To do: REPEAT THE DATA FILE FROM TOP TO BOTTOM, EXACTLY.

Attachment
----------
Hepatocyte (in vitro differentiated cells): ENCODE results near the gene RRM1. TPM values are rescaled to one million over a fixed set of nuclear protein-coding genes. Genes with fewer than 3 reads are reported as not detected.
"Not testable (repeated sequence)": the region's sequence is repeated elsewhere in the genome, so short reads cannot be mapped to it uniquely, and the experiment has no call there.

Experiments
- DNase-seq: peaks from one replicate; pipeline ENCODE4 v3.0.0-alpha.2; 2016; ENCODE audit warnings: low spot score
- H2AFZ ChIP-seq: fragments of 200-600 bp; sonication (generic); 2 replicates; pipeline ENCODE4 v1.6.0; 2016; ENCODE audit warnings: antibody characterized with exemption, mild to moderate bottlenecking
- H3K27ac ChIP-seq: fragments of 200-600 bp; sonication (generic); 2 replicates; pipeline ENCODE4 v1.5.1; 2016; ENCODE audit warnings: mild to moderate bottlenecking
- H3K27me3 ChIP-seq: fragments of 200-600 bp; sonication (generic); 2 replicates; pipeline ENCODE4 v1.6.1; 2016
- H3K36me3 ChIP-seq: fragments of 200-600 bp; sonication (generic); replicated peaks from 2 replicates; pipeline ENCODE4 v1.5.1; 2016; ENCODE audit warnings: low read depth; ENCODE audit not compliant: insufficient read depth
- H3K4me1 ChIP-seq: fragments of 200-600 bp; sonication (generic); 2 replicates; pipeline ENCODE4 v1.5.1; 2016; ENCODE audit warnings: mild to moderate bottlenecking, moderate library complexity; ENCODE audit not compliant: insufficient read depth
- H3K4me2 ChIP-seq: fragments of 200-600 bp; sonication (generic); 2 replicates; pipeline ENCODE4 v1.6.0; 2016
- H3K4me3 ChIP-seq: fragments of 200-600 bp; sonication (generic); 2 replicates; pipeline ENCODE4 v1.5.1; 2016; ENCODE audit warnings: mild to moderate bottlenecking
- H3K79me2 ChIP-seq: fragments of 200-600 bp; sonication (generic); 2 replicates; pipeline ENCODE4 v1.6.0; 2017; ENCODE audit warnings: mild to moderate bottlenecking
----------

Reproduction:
Hepatocyte (in vitro differentiated cells): ENCODE results near the gene RRM1. TPM values are rescaled to one million over a fixed set of nuclear protein-coding genes. Genes with fewer than 3 reads are reported as not detected.
"Not testable (repeated sequence)": the region's sequence is repeated elsewhere in the genome, so short reads cannot be mapped to it uniquely, and the experiment has no call there.

Experiments
- DNase-seq: peaks from one replicate; pipeline ENCODE4 v3.0.0-alpha.2; 2016; ENCODE audit warnings: low spot score
- H2AFZ ChIP-seq: fragments of 200-600 bp; sonication (generic); 2 replicates; pipeline ENCODE4 v1.6.0; 2016; ENCODE audit warnings: antibody characterized with exemption, mild to moderate bottlenecking
- H3K27ac ChIP-seq: fragments of 200-600 bp; sonication (generic); 2 replicates; pipeline ENCODE4 v1.5.1; 2016; ENCODE audit warnings: mild to moderate bottlenecking
- H3K27me3 ChIP-seq: fragments of 200-600 bp; sonication (generic); 2 replicates; pipeline ENCODE4 v1.6.1; 2016
- H3K36me3 ChIP-seq: fragments of 200-600 bp; sonication (generic); replicated peaks from 2 replicates; pipeline ENCODE4 v1.5.1; 2016; ENCODE audit warnings: low read depth; ENCODE audit not compliant: insufficient read depth
- H3K4me1 ChIP-seq: fragments of 200-600 bp; sonication (generic); 2 replicates; pipeline ENCODE4 v1.5.1; 2016; ENCODE audit warnings: mild to moderate bottlenecking, moderate library complexity; ENCODE audit not compliant: insufficient read depth
- H3K4me2 ChIP-seq: fragments of 200-600 bp; sonication (generic); 2 replicates; pipeline ENCODE4 v1.6.0; 2016
- H3K4me3 ChIP-seq: fragments of 200-600 bp; sonication (generic); 2 replicates; pipeline ENCODE4 v1.5.1; 2016; ENCODE audit warnings: mild to moderate bottlenecking
- H3K79me2 ChIP-seq: fragments of 200-600 bp; sonication (generic); 2 replicates; pipeline ENCODE4 v1.6.0; 2017; ENCODE audit warnings: mild to moderate bottlenecking